Let's go back a bit. I made a muslin and based on that I did some quick and dirty alterations to my pattern pieces. This is my first ever pair of "fitted" pants and so I don't know why I thought it would magically come out perfectly on my first try? Demanding much?!
The sewing of the jeans was not difficult at all, as I knew it wouldn't be. Anyone can sew jeans, you just have to follow the instructions and be patient. Don't expect to make them in one day. Take your time. My fly went in OK, but with no serger my guts (of the jeans) looked kind of crappy. I was lazy, really really lazy while sewing these since I had in the back of my head that they wouldn't fit anyways so I just threw them together. So lazy was I in fact, that when my back yoke didn't line up, I didn't bother to pull out my seam ripper and fix it.. lazy... so so lazy. I guess to my defense we can call it a second muslin and cut me some slack.
So I basted them and took in some width, then I sewed them up and did an ugly hem job (see mad about the unlined up yoke above). I wore them once to a play date with my son, was kind of proud that I wore a completely hand made outfit that day, but I was also a little embarrassed of the jeans.
My 8 year old son took these pictures and so it's hard to tell how the jeans really fit. Also they just look like a lump of dark blue. They bagged out pretty bad over the course of the play date and when I got home I threw them in a super hot washer twice and then a super hot dryer hoping that would magically fix all the problems.. haha.. It helped but not enough.
I thought about taking them in and then I folded them up and put them in the closet.. there they sat until today.
Today after hemming a pair of extremely expensive jeans for a friend I realized that even expensive jeans aren't perfect. They have stray threads and wonky top stitching and it's OK.. most people don't notice these things. So I spent a little time on the Internet looking at Gingers and I pulled them back out. I tried them on and realized they fit kind of OK actually. (This probably relates to how many bags of chips I've eaten since December but let's not tell anyone! ) The crotch is still a bit too long and the stove pipe leg was really wider than I want, but other than that they really weren't that bad. So I got out my new serger (yay) and starting at the bottom of the pocket lining I took in the outseam all the way down. Probably took about a 1/4 " off at the thigh down to 1/2" at the ankle. I had pulled out the hem stitches already so I re-hemmed them more neatly with actual top stitching thread since it was already in my machine from the pair I hemmed for my friend.. and Whammo... much much better. Not perfect mind you, but better.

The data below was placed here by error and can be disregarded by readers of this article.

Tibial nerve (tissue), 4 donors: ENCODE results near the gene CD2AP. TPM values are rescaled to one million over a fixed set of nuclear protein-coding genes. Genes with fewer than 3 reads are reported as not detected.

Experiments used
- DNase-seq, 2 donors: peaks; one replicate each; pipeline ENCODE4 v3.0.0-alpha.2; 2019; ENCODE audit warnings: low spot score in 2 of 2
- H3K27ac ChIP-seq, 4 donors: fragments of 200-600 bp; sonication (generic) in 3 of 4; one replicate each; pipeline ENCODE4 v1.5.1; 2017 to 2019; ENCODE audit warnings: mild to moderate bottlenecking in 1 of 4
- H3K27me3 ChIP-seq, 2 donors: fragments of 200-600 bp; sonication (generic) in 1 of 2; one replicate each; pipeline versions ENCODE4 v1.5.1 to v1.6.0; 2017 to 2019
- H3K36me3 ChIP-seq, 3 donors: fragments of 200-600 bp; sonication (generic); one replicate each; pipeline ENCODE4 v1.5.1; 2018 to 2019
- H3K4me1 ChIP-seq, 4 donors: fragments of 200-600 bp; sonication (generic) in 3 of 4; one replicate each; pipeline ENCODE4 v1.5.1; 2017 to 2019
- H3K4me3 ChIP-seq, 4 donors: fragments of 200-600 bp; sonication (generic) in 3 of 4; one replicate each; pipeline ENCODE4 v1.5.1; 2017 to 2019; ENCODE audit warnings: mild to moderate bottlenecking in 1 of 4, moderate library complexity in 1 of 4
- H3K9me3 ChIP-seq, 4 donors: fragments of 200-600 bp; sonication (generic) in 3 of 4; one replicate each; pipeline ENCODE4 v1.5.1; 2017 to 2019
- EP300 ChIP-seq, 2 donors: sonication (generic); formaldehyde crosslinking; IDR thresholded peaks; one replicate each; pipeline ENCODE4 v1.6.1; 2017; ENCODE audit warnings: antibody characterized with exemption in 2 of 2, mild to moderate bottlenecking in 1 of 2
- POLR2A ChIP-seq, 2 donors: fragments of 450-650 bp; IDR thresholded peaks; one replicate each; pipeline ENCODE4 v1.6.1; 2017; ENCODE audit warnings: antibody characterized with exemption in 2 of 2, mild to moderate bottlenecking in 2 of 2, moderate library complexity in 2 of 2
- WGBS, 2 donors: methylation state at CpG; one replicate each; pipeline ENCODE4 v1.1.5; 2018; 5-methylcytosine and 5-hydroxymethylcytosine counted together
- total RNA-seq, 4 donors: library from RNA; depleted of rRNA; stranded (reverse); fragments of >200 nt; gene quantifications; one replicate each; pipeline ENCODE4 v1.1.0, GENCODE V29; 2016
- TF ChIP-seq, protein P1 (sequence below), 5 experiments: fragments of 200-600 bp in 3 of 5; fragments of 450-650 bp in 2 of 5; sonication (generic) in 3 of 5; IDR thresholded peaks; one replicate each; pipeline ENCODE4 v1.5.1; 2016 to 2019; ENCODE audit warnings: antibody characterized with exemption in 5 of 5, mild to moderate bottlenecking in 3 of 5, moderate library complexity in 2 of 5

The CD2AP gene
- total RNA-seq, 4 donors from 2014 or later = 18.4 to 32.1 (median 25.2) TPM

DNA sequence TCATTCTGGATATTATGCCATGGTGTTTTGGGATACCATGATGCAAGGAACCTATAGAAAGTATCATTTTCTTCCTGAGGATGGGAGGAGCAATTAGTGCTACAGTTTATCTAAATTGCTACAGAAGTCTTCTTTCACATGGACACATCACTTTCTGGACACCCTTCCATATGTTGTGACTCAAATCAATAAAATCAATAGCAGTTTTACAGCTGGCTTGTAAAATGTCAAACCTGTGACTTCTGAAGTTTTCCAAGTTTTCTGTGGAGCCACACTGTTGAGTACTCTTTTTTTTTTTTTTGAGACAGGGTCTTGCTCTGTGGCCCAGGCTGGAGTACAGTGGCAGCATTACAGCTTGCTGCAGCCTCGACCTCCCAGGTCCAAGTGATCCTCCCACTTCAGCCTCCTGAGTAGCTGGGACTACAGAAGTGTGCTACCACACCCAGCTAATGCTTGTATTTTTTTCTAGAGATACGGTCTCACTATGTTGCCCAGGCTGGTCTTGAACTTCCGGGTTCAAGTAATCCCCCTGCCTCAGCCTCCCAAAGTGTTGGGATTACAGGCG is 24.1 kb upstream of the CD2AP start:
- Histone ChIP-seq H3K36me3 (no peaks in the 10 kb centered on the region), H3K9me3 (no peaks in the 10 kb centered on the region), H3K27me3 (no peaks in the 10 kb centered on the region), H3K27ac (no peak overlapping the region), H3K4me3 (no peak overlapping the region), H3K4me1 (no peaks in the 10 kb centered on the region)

The other thing that had bothered me about them was the uniformity of the color. Most jeans come a bit distressed and that's what I'm used to. So I took out some sand paper and went to town. I put them on and went outside and sanded away on the thighs, around the crotch and some on the shin. Then I took them off and did a bit on the backside all the while being careful to avoid the top stitching. Don't want any more popped stitches than I know I'm already going to get. They shed blue fuzz like crazy while I was doing this, so I expected the difference to be HUGE! After all that was done, I threw them in the wash with all my other jeans to get a good toss. When they came out they looked OK. I was not careful about my sanding AT ALL, I just went at it and so it's totally uneven, but I'm OK with that. You can see some color differences. The fit is WAAAAY better now. I'm sure they'll still bag out a bit since this is stretchy denim, but now I consider them to be wearable. Here's some photographic evidence of that. Please don't mind the crappy pics, I really need to get a remote for my DSLR so I can take better pics myself.
The length is now perfect to wear with flats or sneakers as is. And the leg is tight but not uncomfortably so.
I like that they give a skinny vibe while still accommodating my more muscular calves.
Here you can see the distressing. It's not a lot and it's not perfect but now I know that before I sew up my next pair I can hit the denim in some key places with some sand paper. I'll probably have to buy some that's a little heftier than what I used here but I can't wait to mess around with the distressing a bit.
Rolled up like this is how I'm likely to wear them most often. They look pretty good like this, and now I know that my next pair will fit pretty darn well.
YAY jeans that fit and are wearable and kind of cute. Far from perfect but after reading Closet Case Files post "14 COMMON JEANS & PANTS FITTING ADJUSTMENTS" I feel better about not searching for THE PERFECT FIT! Thanks Heather Lou for telling me to CHILL OUT! I will, promise.